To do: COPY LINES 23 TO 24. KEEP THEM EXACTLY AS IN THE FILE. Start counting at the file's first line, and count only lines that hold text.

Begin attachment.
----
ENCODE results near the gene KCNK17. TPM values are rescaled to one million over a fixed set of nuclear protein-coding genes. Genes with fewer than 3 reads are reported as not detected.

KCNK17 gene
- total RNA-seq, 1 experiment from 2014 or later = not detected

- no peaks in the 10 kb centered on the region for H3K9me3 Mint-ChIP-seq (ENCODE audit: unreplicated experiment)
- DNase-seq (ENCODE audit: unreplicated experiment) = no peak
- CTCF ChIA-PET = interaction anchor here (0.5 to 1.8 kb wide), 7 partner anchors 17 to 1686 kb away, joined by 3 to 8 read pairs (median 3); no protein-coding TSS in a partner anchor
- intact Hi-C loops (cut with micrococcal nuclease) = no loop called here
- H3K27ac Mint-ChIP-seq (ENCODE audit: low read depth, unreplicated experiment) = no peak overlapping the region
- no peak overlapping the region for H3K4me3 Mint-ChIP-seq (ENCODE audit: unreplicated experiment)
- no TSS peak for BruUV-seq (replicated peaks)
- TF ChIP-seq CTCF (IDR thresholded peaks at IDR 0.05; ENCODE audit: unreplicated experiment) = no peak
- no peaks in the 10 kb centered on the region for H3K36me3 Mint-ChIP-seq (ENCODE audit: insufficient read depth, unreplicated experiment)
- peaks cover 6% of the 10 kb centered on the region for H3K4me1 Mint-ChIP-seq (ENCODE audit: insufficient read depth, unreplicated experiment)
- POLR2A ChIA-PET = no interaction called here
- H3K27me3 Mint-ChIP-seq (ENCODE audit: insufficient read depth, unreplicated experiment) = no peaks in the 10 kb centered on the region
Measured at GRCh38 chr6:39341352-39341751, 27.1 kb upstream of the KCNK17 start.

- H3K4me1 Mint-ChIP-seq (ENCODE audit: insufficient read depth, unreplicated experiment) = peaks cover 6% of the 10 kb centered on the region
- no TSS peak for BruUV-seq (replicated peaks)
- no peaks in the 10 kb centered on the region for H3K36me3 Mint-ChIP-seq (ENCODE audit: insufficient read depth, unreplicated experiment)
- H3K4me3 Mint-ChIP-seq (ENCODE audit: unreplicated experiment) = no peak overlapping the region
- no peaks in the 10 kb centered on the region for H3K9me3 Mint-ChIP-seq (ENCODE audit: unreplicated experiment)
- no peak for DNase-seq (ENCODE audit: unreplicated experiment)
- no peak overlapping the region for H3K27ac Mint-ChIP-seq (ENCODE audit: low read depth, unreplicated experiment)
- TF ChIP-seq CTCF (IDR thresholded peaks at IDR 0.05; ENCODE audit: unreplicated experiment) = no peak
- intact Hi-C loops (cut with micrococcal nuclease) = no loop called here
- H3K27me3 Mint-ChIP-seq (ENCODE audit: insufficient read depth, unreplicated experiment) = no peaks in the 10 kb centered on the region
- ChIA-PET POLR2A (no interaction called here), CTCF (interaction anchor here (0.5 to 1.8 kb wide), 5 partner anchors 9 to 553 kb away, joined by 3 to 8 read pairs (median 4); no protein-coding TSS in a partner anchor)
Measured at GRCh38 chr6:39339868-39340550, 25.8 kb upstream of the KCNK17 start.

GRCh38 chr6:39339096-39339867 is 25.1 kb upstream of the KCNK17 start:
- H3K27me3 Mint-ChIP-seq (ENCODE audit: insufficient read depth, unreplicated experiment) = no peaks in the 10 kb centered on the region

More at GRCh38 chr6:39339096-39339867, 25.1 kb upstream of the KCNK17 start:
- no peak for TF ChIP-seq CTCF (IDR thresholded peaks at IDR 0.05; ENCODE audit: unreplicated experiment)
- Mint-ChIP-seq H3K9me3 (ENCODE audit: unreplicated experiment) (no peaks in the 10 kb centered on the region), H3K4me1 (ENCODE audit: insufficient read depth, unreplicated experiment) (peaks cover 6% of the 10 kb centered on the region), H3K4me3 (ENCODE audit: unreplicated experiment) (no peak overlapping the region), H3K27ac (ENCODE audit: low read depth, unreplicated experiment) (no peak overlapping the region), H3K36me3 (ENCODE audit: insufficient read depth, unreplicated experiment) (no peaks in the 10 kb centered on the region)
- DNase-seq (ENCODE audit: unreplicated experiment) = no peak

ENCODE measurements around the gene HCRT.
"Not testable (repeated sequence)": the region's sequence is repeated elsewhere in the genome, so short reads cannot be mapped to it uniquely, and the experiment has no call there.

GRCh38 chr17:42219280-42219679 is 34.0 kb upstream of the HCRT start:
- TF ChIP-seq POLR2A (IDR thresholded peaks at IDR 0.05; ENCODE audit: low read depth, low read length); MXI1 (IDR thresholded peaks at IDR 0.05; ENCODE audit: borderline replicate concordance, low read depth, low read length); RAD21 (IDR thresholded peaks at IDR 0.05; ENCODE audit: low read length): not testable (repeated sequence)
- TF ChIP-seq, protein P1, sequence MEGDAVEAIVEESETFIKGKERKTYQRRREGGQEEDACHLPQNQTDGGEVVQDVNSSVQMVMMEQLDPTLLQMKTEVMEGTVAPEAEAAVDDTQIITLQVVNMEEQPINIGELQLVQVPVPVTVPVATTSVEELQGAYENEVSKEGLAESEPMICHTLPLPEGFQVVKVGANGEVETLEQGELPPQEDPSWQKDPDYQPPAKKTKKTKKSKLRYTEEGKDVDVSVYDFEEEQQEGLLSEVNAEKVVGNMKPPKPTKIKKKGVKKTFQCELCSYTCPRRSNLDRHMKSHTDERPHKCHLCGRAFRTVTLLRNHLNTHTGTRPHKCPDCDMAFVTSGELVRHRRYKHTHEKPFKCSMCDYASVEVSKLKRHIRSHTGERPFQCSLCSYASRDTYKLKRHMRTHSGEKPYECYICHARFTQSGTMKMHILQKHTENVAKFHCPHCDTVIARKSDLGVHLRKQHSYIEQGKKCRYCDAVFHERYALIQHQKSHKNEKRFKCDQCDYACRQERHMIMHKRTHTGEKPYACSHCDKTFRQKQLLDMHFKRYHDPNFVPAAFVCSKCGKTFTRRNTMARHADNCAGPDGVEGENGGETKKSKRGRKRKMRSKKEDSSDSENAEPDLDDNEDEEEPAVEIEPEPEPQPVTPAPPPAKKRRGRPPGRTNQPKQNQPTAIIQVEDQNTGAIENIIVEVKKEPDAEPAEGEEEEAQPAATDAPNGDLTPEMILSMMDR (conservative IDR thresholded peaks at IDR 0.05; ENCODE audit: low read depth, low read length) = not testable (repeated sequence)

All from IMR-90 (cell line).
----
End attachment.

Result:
- no peak overlapping the region for H3K27ac Mint-ChIP-seq (ENCODE audit: low read depth, unreplicated experiment)
- TF ChIP-seq CTCF (IDR thresholded peaks at IDR 0.05; ENCODE audit: unreplicated experiment) = no peak